Last week’s meeting: An insight into Zimanga with Les Gordon and How difficult I find shooting wildlife with Helen Web

Last week’s meeting: An insight into Zimanga with Les Gordon and How difficult I find shooting wildlife with Helen Webb


Les gave a presentation of a trip he took with five other club members to the Zimanga Private Game Reserve in KwaZulu-Natal province, north-eastern South Africa.


The reserve is custom made for wildlife photographers with comfortable hides to photograph the game reserve’s animals. Les showed excellent shots taken from an overnight hide. You enter the hide at around 15.00 and leave the following morning at 9.30. There were long periods of nothing to photograph, boredom and nodding off but, like Guinness, good things come to those who wait.


Les had great shots, and video, of water buffalo up close and personal drinking at the night-time water hole. The animals are very close and rather than the customary wildlife telephoto lens a wide-angle lens was needed to capture what was happening. There was also night-time shots of hyena and lion. Les said it was 15-20 minutes of intense shooting then back to hours of waiting.


In the morning there were no big game to be seen but good shots of curious Oxpeckers who were attracted to their own reflection in the glass window of the hide.


Away from the overnight hide there were game drives to go on. Excellent portrait shots of lions in the low light at dusk and the light of a torch or the car headlights.


Les showed very good close-up shots of a crocodile – one of its eye and one very scary one of its sharp teeth, both verging on the abstract. These were taken with a long lens not wide-angle.


There were also excellent shots of jackals and vultures squabbling over carrion, pied kingfishers, rollers, elephants, cheetahs, antelopes, zebras, hippos, rhino, giraffe, leopard in a tree and many more.


In the second half Helen showed her wildlife images and spoke about how she critiques them to improve her photography. She is highly critical of her work and works very hard to get the very best from each photo opportunity. All the time she is trying to improve her photography, for her, not for the camera club judge.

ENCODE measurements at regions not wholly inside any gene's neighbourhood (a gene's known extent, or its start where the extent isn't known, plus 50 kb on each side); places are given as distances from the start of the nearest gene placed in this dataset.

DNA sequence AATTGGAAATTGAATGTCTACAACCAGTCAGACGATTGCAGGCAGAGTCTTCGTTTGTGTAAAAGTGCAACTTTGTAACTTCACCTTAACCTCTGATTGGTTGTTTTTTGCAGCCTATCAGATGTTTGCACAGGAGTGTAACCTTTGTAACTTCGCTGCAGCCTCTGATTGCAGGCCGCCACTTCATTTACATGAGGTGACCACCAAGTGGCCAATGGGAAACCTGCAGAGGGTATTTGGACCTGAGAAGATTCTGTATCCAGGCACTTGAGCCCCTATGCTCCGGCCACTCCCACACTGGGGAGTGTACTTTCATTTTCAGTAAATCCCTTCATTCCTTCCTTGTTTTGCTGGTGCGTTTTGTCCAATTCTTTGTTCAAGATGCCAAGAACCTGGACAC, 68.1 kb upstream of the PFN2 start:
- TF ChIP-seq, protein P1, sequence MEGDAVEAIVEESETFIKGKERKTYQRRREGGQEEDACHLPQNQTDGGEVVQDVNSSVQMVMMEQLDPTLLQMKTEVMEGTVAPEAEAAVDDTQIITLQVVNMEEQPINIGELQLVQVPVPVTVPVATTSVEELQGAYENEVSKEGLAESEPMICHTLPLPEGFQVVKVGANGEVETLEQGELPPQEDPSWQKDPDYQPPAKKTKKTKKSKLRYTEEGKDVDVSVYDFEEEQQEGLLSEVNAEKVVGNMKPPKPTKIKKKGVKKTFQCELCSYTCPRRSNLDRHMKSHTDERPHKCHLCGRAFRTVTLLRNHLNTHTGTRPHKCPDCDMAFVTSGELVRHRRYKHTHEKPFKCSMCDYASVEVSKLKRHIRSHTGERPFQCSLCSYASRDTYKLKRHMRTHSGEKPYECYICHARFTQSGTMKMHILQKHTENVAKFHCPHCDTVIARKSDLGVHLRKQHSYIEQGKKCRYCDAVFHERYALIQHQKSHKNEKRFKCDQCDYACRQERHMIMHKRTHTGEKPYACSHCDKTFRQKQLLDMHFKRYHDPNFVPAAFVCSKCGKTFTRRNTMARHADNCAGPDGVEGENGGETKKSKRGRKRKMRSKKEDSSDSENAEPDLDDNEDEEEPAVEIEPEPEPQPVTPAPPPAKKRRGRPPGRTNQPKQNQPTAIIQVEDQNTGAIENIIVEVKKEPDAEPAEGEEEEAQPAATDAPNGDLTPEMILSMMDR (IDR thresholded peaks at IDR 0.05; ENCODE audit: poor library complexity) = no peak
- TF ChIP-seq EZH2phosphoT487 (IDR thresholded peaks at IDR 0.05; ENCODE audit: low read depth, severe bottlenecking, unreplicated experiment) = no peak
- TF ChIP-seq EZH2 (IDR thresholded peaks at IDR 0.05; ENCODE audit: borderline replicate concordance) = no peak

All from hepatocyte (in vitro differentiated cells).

She is first and foremost a student of wildlife, enjoying the moment being in the presence of nature, photographing it comes second. She has her trusty 400mm 2.8 lens and shoots it at maximum aperture to keep her shots simple and the background as clear and unobtrusive as possible. Helen dismissed many of her bird shots as ‘bird on a stick’ because she thought the background was not as good as she would have liked.


She ran through a series of shots of osprey catching fish in a Scottish loch. You have 2-3 seconds to take the shot, by which time the bird has come and gone. This means have to be fully prepared and know your equipment. The shot she wanted was the bird with fish in talons flying towards her. She did get it.


Not all Scottish birds are as athletic as the osprey and the more sedate ones can be photogenic. Helen had a superb shot of a grouse, just its head above the long grass that it hides amongst, and one in the snow.


She then ran through her ‘high-key’ black and white images from Africa. Due to the intense sunshine taking photos for most of the day is restricted. However, you can make this an advantage for your photography if you shoot ‘high-key’ – over exposure your shots. This was done to great effect shooting elephants. Their hides are very dark, especially if wet from bathing in a pool, and overexposing brings out the detail and texture of the hides, and also bleaches out the distracting background.


Helen finished her talk with shots of big cats. She ran through how she took a photo of a pride of lions as it preparing for a hunt of water buck. The best shot from this series was of a family of lions, cubs with elder lionesses and the male lion in the background. Helen waited and waited then positioned herself perfectly to take the shot.


An excellent evening of photography at it very best.


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